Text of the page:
Originally Posted by bobmixon
Greetings,

I use small, E-flite 3.7v 150mAh batteries in a couple of my small park flyers.

What is the best way for me to test that one of these small batteries is fully charged?

For my larger LiPo batteries, with a balancer, I use the Hyperion EOS Sentry device to test them; works great. However, these smaller batteries don't have a balancer and the wiring adaptor is much smaller.

Suggestions?

Thank you,
Bob
Jul 23, 2012, 07:40 AM
Registered User
flypaper 2's Avatar
http://www.hobbyking.com/hobbyking/s...2_8S_Lipo.html
I have a number of cell checkers and this is the only one I have that will show a single cell. You can see where I made an adapter from a servo connector as it has the same cell spacing as the checker.

Gord
Jun 15, 2015, 04:12 PM
Registered User
I'm reviving this old thread. I have the same question. I have a bunc of 3.7v 150 mah single cell batteries that I use when flying micros. The connector is too small to fit onto my tester. Has anyone figured this out? Is there a way to test and show percentage left????
Jun 15, 2015, 06:56 PM
Just having fun
Fredriksson's Avatar
Here is a 7 Function Digital Multimeter on sale at Harbor Freight for $5.99. Actually, I had a coupon last month to get one free at Harbor Freight but $5.99 is pretty cheap. One of the functions is a voltage meter. The test leads have pointy ends and will work to check the voltage of a LiPo. You can not plug your LiPo into the meter but you can use the meter to get the voltage.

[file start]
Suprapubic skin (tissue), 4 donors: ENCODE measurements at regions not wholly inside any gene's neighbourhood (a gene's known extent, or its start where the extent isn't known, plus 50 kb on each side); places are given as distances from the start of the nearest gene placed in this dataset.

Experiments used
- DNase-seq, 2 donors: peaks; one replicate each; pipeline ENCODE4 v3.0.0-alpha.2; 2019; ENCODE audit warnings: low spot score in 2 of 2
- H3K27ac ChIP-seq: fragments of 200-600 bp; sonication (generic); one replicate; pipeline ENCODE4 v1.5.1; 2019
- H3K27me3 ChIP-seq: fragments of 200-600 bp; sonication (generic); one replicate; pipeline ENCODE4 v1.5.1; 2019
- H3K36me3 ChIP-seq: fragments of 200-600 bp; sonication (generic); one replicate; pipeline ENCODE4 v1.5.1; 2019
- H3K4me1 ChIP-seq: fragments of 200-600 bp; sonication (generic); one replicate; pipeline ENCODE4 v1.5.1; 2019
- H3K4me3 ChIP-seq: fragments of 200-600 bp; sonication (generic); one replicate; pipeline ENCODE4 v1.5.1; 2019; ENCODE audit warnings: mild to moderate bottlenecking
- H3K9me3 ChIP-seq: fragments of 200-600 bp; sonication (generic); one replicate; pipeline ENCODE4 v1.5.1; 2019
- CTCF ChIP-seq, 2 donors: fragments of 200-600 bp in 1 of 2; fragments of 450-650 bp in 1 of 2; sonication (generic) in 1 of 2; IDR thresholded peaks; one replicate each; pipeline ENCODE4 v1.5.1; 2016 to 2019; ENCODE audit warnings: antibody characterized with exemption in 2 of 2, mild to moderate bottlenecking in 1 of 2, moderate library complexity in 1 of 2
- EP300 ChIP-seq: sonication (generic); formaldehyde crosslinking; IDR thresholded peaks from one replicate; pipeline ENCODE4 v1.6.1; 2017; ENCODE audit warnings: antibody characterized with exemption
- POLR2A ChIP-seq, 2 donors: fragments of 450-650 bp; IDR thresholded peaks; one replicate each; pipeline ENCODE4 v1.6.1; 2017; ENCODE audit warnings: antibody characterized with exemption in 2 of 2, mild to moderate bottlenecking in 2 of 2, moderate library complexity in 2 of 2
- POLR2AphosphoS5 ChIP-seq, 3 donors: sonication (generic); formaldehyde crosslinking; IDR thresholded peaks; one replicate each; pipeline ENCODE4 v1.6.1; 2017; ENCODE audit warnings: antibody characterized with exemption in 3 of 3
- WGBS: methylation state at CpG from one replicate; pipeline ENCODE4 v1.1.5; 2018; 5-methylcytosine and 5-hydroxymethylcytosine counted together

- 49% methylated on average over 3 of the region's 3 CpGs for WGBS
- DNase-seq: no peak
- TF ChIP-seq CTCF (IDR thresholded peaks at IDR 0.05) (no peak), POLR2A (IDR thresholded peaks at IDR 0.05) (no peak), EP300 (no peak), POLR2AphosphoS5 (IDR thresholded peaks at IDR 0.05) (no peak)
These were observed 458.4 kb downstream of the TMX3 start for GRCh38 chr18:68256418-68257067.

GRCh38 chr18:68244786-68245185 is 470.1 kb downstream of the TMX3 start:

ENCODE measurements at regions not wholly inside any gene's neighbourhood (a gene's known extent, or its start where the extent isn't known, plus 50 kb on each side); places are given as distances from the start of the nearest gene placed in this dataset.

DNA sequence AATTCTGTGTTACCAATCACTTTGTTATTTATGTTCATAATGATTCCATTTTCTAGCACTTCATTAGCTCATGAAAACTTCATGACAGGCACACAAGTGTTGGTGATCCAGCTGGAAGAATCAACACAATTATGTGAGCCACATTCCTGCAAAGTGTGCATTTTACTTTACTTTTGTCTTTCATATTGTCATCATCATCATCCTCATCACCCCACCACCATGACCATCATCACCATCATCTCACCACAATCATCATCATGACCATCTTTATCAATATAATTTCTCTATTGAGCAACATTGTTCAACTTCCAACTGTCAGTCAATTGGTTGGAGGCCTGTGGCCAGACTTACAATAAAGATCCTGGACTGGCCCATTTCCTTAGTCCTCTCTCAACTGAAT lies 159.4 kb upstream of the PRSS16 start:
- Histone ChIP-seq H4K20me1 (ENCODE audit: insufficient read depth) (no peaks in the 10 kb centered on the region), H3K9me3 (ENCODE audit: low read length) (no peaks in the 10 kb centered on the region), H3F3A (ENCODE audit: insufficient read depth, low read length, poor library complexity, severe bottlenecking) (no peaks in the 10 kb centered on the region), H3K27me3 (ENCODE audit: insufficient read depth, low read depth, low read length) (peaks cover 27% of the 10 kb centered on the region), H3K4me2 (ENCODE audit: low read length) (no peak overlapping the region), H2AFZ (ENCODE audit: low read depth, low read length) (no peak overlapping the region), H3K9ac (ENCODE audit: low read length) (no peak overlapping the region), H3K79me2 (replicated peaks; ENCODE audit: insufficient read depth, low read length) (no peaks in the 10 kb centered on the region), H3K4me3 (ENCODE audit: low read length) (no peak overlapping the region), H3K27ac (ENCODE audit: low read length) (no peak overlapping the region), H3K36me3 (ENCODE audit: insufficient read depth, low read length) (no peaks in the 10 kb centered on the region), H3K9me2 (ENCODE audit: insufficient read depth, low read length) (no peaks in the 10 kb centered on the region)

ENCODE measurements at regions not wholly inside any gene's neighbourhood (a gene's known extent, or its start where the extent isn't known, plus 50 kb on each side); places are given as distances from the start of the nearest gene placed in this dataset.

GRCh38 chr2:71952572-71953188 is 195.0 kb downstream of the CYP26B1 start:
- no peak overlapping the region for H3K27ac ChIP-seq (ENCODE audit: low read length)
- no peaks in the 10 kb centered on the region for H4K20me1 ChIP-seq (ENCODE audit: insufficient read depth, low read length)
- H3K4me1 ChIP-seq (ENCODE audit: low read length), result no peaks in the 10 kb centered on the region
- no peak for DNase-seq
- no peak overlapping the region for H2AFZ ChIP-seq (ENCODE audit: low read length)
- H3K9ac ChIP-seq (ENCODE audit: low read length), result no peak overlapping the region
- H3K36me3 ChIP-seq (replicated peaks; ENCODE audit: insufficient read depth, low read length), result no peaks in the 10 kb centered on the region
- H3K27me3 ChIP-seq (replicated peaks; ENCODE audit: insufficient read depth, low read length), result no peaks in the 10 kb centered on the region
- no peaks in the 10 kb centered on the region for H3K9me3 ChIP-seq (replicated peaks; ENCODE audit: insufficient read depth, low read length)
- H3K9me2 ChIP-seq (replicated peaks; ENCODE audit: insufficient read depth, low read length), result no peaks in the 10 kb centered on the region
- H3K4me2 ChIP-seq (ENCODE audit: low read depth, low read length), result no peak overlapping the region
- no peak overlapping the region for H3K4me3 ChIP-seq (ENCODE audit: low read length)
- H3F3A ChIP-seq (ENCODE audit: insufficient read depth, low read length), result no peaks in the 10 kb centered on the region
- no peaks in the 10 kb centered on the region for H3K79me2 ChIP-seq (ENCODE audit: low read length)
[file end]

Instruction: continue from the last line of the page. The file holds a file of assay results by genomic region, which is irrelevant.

The voltage will tell you the percentage left in the battery based on the list below:

100% 4.20 volts
90% 4.15
80% 4.10
70% 4.05
60% 4.00
50% 3.95
40% 3.90
30% 3.85
20% 3.80
10% 3.70

You should never take a LiPo past 80% used (20% left). It is bad for the battery and going to far can ruin it completely.

I always start with a fully charged battery. It is just too easy to recharge versus using a partially charged battery.

Freddy
Sep 03, 2015, 03:47 PM
Registered User

Testing 1 cell lipos


I find using a multimeter difficult as the probes are very close to shorting out the battery. My solution, without soldering a special connector, is to plug the battery in question to to my micro paraboard charging unit, then use the multimeter on the leads of the paraboard that are removed from the charger.
Sep 04, 2015, 10:12 AM
Jaketheone46
The little 2 dollar eBay voltage/alarm checkers is what I use to check my 1s packs. The pins on these voltage testers are made to plug your balance connector in them but I find that the little white plug on my 150 mah Lipo packs goes on to the first 2 pins just enough to make contact to check the voltage. So for 2 bucks your set if you can wait a month. Or a U.S. Seller will have them for 6/8 bucks and would be faster.
Sep 07, 2015, 11:39 AM
Registered User
When a Li-Po cell is charging and its voltage reaches 4.20V then it is about only 70% fully charged. It is still charging and it is full when its charging current drops to about 1/40th of its rated current.

Long after the battery is charged its voltage is not correct unless it has a load. A multimeter is not a load.